Vish has his phone programmed to silent, and an auto-responder menu pops up on his screen to handle incoming texts and calls, allowing him to tap and send replies without losing focus on his passenger. The one I kept getting while trying to set up our interview said simply, “I am in a trip, please text me if needed” (followed by the smiley face and thumbs-up emojis).
Give the task to the “yes” part of your brain.
Vish says that the classic self-help book The Magic of Thinking Big by David J. Schwartz gave him “a formula in life always – the formula of ‘yes man’ and ‘no man’.” As Vish explains, Schwartz argues that “the human brain is like a factory with two foremen: One is a ‘no man’ and the other is a ‘yes man’ . . . If you give the job to the ‘no man,’ your own mind will start finding logic and reasons to prove how can’t you do this job.”
“You know debate competitions?” he asks me. The debater “who is speaking in favor looks quite right, and the person who’s speaking against also has valid logic, so at the time you feel both are correct.” In other words, we all have a choice as to which parts of our own brains we charge with executing certain tasks and tackling challenges. After reading Schwartz’s book, Vish says, “I started working on my ‘yes man.’ That’s what I do at Uber as well.”
Vish lets customers alter routes if they choose. He even calls passengers at home to tell them their UberPool-ing friend was dropped off safely and tries to accommodate small requests along the way.
We buy all the senses.
Vish only eats raw vegetables and salad in his car to avoid smells or odors. His car needs to be a blank slate that passengers can immediately feel ownership of, not like they’re suddenly in somebody else’s kitchen.
He has the same theory about sounds, which is why his radio is never playing when a customer climbs in. If they want the radio on? That’s fine. But he turns it off for the next person. And if they’re eating a garlic stir-fry or smell like smoke? That’s fine, too. But he sprays a lemon air freshener and opens all the windows to start fresh the next time.
Use their name.
Vish says that Uber wants drivers to say “What is your name?” to customers before they get in the Uber. He ignores that. Instead, he greeted me with, “Is it Neil?” and a big smile. In fact, the excitement in his voice made it more of a statement than a question: “Is it Neil!” Real name, right off the bat, plus an immediate flash of intimacy.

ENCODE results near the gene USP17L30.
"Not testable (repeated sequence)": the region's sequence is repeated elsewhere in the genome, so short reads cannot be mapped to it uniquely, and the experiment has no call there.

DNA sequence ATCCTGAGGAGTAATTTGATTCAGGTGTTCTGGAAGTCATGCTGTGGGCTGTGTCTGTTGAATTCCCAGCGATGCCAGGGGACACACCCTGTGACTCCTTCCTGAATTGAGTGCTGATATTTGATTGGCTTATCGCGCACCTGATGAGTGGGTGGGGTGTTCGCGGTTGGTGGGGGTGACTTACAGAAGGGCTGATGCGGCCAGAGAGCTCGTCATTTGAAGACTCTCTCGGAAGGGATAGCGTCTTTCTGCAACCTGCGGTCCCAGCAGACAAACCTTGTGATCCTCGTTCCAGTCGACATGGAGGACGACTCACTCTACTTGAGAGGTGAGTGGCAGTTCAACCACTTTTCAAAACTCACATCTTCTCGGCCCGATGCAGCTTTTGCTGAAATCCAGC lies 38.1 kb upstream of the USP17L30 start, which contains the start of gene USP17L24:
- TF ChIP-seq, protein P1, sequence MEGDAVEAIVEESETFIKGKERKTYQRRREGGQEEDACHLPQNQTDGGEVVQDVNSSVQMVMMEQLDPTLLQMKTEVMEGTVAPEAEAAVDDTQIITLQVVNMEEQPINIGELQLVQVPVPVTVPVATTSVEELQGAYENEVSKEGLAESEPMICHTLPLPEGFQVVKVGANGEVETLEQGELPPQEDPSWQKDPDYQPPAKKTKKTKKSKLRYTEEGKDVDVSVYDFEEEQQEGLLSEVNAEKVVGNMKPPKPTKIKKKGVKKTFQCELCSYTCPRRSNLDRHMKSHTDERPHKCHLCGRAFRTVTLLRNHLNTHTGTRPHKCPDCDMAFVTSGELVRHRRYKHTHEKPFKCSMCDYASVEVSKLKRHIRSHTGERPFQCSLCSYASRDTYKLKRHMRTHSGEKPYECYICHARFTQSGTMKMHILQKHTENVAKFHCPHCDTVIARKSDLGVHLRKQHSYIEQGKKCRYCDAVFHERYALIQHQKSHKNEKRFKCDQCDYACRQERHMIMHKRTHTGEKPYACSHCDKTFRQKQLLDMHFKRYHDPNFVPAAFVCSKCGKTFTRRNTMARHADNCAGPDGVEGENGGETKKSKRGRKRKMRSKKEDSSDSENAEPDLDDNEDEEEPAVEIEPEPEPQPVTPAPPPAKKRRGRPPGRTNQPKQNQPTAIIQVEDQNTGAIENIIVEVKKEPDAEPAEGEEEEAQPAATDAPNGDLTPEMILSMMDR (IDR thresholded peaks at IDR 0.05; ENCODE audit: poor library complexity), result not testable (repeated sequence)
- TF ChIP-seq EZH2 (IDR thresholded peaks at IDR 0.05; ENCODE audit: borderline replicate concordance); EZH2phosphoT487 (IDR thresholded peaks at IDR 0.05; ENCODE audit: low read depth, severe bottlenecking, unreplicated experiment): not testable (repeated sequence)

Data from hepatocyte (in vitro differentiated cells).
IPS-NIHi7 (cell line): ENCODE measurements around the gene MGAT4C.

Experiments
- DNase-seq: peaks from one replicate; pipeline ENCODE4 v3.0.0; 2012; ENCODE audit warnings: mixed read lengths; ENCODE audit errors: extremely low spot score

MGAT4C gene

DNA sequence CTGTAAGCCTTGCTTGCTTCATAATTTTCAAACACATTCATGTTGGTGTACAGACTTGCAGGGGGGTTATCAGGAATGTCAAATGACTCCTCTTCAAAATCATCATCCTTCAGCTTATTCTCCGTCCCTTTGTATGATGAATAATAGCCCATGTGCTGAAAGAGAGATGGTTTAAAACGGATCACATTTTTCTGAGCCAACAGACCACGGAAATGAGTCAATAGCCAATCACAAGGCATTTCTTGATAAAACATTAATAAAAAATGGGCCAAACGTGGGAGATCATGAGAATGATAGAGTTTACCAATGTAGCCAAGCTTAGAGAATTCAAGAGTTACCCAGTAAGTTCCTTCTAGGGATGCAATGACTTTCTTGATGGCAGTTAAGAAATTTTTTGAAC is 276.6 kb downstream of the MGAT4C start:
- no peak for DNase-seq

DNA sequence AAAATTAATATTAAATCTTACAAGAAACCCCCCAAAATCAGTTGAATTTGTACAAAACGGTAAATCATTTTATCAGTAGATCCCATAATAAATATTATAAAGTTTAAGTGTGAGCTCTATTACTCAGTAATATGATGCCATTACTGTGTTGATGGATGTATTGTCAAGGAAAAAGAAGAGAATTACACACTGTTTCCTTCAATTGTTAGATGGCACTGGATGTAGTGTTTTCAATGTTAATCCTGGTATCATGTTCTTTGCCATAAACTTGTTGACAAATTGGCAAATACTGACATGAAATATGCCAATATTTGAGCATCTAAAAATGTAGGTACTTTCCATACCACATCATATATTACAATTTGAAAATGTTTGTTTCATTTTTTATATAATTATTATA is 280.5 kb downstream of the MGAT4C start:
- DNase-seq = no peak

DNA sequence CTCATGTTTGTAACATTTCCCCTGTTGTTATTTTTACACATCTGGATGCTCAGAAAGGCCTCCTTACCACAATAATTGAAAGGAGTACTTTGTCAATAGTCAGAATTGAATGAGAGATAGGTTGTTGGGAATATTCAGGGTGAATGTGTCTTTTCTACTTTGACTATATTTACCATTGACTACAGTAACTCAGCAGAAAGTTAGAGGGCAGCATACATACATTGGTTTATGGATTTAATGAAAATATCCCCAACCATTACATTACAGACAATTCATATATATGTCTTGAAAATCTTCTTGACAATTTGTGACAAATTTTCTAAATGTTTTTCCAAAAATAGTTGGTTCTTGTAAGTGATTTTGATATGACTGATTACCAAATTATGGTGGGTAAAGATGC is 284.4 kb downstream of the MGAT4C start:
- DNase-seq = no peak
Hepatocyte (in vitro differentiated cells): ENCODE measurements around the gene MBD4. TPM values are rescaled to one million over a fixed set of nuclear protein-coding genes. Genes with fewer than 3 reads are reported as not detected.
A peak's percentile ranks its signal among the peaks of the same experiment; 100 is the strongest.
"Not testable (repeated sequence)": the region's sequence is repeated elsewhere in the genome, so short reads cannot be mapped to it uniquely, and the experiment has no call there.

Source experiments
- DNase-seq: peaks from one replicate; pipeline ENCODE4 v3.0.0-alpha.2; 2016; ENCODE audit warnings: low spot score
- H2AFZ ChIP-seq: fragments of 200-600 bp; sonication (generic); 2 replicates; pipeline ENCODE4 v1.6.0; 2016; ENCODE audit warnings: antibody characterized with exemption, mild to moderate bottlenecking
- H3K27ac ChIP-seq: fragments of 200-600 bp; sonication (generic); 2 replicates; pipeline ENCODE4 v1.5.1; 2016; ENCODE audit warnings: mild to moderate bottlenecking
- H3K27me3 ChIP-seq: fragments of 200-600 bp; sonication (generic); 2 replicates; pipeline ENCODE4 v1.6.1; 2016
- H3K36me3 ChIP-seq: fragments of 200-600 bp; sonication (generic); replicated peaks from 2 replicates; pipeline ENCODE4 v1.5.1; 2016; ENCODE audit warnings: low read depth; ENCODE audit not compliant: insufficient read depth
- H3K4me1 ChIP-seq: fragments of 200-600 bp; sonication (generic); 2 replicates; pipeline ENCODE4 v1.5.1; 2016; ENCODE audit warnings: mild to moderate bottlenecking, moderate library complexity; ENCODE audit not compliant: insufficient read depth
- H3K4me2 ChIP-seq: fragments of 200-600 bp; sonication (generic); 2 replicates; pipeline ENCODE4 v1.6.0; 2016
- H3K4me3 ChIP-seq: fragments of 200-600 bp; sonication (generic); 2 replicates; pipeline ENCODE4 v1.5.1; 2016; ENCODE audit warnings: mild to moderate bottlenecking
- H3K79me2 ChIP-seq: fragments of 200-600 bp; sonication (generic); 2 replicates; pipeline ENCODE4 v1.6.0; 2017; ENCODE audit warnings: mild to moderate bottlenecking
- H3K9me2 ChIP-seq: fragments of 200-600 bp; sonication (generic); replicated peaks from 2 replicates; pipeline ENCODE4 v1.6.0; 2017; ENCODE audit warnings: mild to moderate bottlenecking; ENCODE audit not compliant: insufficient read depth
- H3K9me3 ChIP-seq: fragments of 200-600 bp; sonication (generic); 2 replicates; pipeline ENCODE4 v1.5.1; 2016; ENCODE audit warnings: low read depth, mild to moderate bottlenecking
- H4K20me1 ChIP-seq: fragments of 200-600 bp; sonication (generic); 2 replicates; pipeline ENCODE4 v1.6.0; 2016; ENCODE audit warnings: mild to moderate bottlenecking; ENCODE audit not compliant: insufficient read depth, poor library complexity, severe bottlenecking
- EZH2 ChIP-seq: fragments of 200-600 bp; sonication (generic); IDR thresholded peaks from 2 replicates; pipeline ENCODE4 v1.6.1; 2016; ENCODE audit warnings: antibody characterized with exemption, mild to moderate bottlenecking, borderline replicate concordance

“If you start with a smile, 99 percent of people will. ”
“I try to break the ice by appreciating people,” Vish explains. “When you appreciate someone, you are not giving a discomfort to him or her.” Instead, he’s found that these simple moments of warmth he creates are almost always reciprocated.
“They will surely come back with a positive remark or a positive affirmation, sentence or a line or a word to you.” He adds, “If you start with a smile, 99 percent of people will.”
Know your customer spectrum (and who falls outside of it).
I asked Vish how he deals with drunk customers on busy Friday and Saturday nights. He surprised me by saying he doesn’t serve them. Drunk customers aren’t his target market. As soon as he lands one, he heads home. It’s a signal he’s serving folks outside of his customer spectrum and his day is done.
In fact, Vish also benches himself whenever he’s having an off day because he says driving is too risky – a judgment call that takes real self-awareness, especially in the gig economy, where there’s no direct boss to manage your performance.
“The most important thing in your life is to enjoy what you’re doing,” Vish adds, and for him, it’s as simple as that. Driving an Uber wasn’t his first choice, and it isn’t what he intends to do indefinitely, but he’s doing more than just making the most of it.
He’s enjoying what he’s doing – and creating an unbelievably positive experience for everyone he interacts with in the process.
Can we all say the same?
This article originally appeared on Fast Company and was republished with permission.